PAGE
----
We’ve all heard the story of the boiled frog. The one that’s so comfortable in a pot of water, that’s being slowly heated, that it cooks to death. Wikipedia claims that the scientific evidence for such a boiled frog scenario is contradictory at best. But the metaphor’s worked well enough for innumerous editorial writers, from the Cold War to climate change. In keeping with this hoary tradition, I’m compelled to warn of an impending doom – my own personal amphibian aquatic tipping point – that is close upon us.

It is one, alas, that is perpetrated, aided, abetted by marketers.

I speak not of Lady Gaga or boy bands (though they are bad enough, I can tell you, as the parent of two teen girls) but of nothing less than the beginning of the end of Indian civilization. And if we fall, can the rest of the world be far behind?

I know that for at least several thousand years, since the start of the Kali Yug, we have been proclaiming the fall of Indian civilization. More recently, the tearing down of the Babri Masjid, the riots in Gujarat and weekly news of the Naxal attacks in middle India seem indicative of an imminent civilizational demise. And I am sure that between the Shiv Sena, the MNS, and the Telengana agitators – along with their lesser known brethren from Assam to Tamil Nadu — various people of dubious motives are busy chipping away at the edifice of what our ancestors have built.

Yet, as an optimist, I have not let any of this even bother me, let alone drag me down.

Not a bit. And here’s why. First, we now actually have an identity of being Indian rather than merely Madrasis or Gujaratis or Thakurs from Ballia! This is in itself worth celebrating. And more than Akbar or the British Raj, it is Bollywood, cricket and Pakistan that have been the primary contributors to the creation of this new pan-Indian identity.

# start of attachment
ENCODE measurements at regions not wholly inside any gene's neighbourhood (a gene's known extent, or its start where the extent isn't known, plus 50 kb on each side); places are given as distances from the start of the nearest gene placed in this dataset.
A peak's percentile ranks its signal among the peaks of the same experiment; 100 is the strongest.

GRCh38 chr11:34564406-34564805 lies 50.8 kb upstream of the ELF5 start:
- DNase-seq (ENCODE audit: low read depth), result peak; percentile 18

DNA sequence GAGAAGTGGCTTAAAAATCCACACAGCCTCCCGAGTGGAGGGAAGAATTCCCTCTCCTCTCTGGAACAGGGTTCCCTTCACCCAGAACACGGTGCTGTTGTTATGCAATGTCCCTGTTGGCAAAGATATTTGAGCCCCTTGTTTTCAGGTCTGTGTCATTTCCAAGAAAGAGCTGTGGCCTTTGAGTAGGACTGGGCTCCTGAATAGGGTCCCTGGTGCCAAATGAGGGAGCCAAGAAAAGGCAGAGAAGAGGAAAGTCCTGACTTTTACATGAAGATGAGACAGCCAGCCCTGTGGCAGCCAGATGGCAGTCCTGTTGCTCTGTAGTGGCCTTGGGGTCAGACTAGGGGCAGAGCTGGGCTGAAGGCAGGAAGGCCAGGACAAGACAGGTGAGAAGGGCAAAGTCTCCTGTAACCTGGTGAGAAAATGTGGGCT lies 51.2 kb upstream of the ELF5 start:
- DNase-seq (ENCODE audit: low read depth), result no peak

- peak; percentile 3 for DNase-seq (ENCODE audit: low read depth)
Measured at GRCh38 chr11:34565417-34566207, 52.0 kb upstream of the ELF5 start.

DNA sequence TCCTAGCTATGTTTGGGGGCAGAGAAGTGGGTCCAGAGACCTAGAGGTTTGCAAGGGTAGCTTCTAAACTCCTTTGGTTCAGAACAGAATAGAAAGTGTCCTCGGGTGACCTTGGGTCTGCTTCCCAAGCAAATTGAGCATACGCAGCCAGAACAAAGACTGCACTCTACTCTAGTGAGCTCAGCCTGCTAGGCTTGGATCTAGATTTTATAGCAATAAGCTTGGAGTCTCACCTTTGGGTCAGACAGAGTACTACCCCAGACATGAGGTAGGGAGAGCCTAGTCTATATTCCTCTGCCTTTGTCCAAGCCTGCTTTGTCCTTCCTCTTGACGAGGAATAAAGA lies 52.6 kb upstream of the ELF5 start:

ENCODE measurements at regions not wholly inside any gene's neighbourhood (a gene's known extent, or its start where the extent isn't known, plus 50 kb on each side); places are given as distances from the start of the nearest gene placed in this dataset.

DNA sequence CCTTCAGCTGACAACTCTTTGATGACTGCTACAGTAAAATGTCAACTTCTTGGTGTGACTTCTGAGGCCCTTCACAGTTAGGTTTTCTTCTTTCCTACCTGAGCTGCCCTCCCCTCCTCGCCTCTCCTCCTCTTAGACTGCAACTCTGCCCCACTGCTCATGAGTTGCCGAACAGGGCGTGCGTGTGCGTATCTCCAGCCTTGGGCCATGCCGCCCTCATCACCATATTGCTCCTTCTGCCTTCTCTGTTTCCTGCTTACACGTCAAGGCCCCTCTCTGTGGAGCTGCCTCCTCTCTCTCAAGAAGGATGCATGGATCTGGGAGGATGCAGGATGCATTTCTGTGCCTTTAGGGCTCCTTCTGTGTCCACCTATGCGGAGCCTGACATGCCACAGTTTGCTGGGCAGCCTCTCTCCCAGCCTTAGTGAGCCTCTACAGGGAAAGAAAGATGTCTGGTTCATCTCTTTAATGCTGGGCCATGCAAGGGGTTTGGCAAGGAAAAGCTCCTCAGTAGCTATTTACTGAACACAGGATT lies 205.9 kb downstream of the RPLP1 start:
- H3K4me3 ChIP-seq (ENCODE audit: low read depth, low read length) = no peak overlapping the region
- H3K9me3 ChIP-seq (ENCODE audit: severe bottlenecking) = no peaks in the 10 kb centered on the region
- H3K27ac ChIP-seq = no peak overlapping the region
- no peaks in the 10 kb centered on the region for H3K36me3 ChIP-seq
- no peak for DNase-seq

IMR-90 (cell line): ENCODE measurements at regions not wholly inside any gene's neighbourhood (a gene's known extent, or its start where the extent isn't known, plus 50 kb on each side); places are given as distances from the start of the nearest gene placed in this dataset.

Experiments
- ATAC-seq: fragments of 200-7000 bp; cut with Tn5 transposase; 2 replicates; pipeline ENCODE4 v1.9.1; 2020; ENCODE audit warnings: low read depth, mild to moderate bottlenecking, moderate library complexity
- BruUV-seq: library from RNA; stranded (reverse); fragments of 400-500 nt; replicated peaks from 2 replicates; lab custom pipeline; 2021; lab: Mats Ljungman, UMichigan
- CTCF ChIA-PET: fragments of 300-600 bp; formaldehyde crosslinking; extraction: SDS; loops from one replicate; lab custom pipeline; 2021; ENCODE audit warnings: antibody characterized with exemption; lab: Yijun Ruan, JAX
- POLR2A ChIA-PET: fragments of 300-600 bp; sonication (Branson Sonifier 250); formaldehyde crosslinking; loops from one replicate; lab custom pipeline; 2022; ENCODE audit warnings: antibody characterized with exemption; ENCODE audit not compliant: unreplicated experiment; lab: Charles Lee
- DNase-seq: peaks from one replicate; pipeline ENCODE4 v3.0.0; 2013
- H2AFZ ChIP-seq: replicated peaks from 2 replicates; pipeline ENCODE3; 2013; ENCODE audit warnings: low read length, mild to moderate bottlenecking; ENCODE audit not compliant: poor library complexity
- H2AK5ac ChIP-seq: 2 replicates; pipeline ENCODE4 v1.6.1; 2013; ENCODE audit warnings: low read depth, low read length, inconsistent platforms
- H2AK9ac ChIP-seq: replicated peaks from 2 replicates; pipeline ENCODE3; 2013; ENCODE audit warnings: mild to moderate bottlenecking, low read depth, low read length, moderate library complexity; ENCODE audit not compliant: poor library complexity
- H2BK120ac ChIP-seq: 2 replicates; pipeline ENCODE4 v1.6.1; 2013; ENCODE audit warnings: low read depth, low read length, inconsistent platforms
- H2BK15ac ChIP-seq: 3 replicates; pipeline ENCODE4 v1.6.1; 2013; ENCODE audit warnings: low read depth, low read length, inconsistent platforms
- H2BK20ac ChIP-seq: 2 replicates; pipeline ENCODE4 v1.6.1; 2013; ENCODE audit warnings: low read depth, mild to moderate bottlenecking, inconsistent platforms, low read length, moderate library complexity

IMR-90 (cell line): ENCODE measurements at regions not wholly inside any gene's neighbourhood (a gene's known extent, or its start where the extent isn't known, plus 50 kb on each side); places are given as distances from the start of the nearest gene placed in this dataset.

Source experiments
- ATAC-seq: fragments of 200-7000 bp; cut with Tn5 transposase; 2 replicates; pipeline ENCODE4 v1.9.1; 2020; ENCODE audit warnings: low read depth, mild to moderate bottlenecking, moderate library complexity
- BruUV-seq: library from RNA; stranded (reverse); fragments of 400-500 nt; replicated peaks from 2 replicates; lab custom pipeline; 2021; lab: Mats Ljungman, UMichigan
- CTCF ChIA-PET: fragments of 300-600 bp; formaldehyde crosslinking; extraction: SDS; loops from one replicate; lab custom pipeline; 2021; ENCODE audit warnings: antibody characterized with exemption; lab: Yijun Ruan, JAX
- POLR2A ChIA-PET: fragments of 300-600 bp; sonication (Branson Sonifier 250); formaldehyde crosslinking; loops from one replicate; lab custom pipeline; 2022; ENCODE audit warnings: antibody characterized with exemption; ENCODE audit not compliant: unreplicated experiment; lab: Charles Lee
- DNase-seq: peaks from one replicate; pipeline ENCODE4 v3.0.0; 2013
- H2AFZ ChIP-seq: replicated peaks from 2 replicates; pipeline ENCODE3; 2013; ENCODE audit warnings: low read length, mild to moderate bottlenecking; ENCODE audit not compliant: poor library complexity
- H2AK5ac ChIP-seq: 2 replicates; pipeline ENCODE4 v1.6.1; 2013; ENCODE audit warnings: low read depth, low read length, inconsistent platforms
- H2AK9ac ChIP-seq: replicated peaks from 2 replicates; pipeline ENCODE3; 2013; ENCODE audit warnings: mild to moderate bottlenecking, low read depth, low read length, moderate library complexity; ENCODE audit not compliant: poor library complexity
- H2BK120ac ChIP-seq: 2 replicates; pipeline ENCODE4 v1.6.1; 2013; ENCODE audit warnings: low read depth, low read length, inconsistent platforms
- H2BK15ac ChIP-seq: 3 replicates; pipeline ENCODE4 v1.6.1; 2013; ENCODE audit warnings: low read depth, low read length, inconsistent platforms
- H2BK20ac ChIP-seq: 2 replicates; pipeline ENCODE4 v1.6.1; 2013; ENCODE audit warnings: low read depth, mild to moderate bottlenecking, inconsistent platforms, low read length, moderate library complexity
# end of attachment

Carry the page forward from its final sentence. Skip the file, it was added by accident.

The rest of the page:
Yes, we attack one another, at times kill a number of our fellow citizens gruesomely and get away with it as well. I’d argue, though, that we are doing this at much lower rates than we have historically.

Of course, the trucks plying our highways continue to kill far more people with far less provocation. We possess a unique ability to be rude to one another while driving or jostling in queues. The need to grease palms for nearly anything may even be growing. Our public spaces are littered with garbage and graffiti. Our parks, such as they are, are encroached on by politicians. Our rivers, despite the reverence we allegedly hold them in, are polluted.

But these are all problems that can be fixed. We still keep our homes clean, we continue to show respect to our elders in private and at times in public. We believe education is important as is saving for the future. We continue to volunteer to help the poor, the needy and the very many who are challenged one way or another. We have a newfound confidence in ourselves, in our identities as Indians. We are, in many ways, irrepressible.

All this had kept me hopeful about our continued growth and prosperity.

Repeat: Had.

The first time I saw six young lasses sitting in a circle at the local mall, each texting or talking to someone who was not in the circle, is when I glimpsed the beginning of the end. Soon it seemed that at no occasion were people, not merely youngsters, ever in the present. Be it at the movies (“Hello, I’m watching My Name is Khan…”), a classical music concert or even at dinner at a restaurant with their family.

Marketers, the same people who have caused the littering of every corner of our nation with the detritus of one rupee plastic sachets, have gotten the water boiling.

I realized it when I saw the invasion of flat panel advertising in every remaining social space. Be it the local Cafe Coffee Day, Chinese or Punjabi restaurant and, oh no, my local hole-in-the-wall tea stall. Finally, even eye contact, which was the only thing left after the cell phone onslaught, has been done away with.

So you have a family of four, the wife on a call with her friend, the boy busy with his iPhone, the girl watching Katrina Kaif slithering across the screen and Dad trying hard not to drool, even as he keeps an eye on his Blackberry.

The out-of-home advertising flatscreen. God help us all.